Pubdate: Fri, 18 Aug 1995
Source: Wall Street Journal (US)
Copyright: 1995 Dow Jones & Company, Inc.
Contact:  200 Liberty Street, New York, NY 10281
Fax: (212) 416-2658
Author: Donna Shalala, Dr.


Earlier this summer the Department of Health and Human Services held the 
first-ever national research conference on marijuana, at which scientists 
presented groundbreaking information about the danger of marijuana use. 
What was said has implications for every business, every citizen, and every 
parent, particularly as new calls are being heard to legalize marijuana.

Peter Fried, who is associated with Carleton University in Ottawa, 
discussed his preliminary findings that marijuana use during pregnancy has 
harmful effects on children's intellectual abilities a decade or more after 
they are born. Through the use of an animal model of addiction, Billy 
Martin of Virginia Commonwealth University showed that compulsive marijuana 
use may lead to an addiction similar to those produced by other illicit drugs.

These findings are particularly troubling because we have witnessed a 
three-year increase in marijuana use among American teenagers, at a time 
when more potent forms of marijuana are readily available: Thirteen percent 
of eighth graders reported having tried marijuana at least once in 1994-up 
from 9.2% in 1993, 7.2% in 1992, and 6.2% in 1991. Still, as we commit 
ourselves to countering this increase, we need to remember that there is 
also some important continuing good news. Adolescent marijuana use remains 
well below the levels of the late 1970's and early 1980's. This means that 
most young people do not use marijuana, and we need to remind them again 
and again of this crucial fact.

A Huge Mistake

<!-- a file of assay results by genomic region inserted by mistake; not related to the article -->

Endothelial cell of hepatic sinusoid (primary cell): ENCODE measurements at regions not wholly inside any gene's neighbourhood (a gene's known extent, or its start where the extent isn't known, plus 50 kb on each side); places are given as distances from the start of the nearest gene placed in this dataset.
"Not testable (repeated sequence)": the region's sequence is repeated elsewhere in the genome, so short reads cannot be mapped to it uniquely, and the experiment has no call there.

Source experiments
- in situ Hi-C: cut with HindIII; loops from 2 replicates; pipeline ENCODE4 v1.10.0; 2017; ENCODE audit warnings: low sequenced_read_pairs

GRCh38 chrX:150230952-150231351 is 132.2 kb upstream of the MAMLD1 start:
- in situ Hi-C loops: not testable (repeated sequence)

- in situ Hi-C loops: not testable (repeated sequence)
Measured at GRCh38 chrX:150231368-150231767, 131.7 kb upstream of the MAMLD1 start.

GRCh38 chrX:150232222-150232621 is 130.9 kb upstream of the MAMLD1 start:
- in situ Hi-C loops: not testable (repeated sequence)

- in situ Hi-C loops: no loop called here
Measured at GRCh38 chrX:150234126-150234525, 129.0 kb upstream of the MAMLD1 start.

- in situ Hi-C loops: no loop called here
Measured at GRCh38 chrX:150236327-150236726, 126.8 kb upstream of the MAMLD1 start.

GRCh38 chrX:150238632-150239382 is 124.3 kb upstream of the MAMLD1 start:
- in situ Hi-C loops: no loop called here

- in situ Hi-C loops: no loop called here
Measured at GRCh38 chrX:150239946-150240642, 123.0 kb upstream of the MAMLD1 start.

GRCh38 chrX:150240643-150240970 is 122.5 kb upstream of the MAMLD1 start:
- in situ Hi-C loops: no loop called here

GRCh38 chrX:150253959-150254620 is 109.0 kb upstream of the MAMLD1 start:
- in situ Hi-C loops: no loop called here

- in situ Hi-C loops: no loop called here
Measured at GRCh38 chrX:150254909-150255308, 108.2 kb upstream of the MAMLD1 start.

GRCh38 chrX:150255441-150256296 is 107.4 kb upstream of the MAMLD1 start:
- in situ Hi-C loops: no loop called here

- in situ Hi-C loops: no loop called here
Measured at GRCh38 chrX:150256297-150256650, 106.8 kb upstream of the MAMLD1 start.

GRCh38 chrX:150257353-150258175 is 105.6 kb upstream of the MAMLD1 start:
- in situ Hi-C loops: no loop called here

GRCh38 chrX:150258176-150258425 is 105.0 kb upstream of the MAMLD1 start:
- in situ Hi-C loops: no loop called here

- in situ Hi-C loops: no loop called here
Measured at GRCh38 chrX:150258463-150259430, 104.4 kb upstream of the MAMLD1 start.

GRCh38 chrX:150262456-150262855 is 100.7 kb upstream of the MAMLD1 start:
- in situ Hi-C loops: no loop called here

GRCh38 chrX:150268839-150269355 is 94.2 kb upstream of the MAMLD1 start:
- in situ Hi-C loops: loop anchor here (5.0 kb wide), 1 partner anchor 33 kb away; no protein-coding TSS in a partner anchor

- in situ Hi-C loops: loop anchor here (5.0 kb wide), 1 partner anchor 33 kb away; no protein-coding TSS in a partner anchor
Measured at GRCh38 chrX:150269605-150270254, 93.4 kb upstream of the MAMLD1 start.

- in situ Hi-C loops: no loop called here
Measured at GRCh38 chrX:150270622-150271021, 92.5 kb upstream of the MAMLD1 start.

Given the facts, it is surprising that some people in Washington and 
elsewhere continue to bring up the issue of legalizing marijuana and other 
illicit drugs. That would be a huge mistake.

First, marijuana is a problem in our country not because it is harmful-not 
because it is illicit. Research continues to show that it damages 
short-term memory, distorts perception, impairs judgment and complex motor 
skills, alters the heart rate, can lead to severe anxiety, and can cause 
paranoia and lethargy. Its use by young people is clearly associated with 
increased truancy, poor school performance and crime. And new research by 
Roger Roffman and Robert Stephens at the University of Washington shows 
that marijuana can put a serious chokehold on long-term users who try to quit.

Second, marijuana use has great costs and consequences to all of us in 
society-not just to users. Young marijuana users are more likely than 
nonusers to use other illicit drugs, to have automobile crashes, and to be 
arrested. They are less likely to achieve their academic potential, which 
detracts from national productivity in the long run. They are at greater 
risk of needing expensive emergency room treatment, which costs us money in 
the short run. Indeed, in 1993, twice as many teenagers ended up in 
emergency rooms for marijuana use as for heroin and cocaine combined.

And, more broadly, drug use, including marijuana use, causes considerable 
damage in our workplaces. Few Americans realize that three-fourths of 
regular drug users are employed. According to the U.S. Chamber of Commerce, 
employed drug users are 33% less effective than their nonabusing 
colleagues. They are likely to incur 300% higher medical costs and benefits.

Third, legalization of marijuana almost certainly would cause more young 
people to use-and become addicted to-marijuana, as well as other drugs.

In part, that's because legalizing drugs takes away a significant deterrent 
against drug use. Moreover, for as long as we have monitored drug use, we 
have seen that whenever there is a decrease in the percentage of young 
people who perceive marijuana use as harmful, the percentage of users 
increases. Inevitably, legalization would suggest to young people that 
marijuana is not harmful thereby knocking down a powerful barrier to use.

And even worse, because laws are rightly perceived by citizens in our 
democracy as the expression of national values, legalization would imply 
that marijuana use is an accepted-and acceptable-social practice. For many 
teenagers, that would intensify the already severe peer pressure they face 
to use drugs. Our daughters and sons would no longer have on their side the 
moral authority of our laws to bolster their antidrug attitudes and desire 
not to use drugs.

Indeed, reversing directions and legalizing marijuana could cause young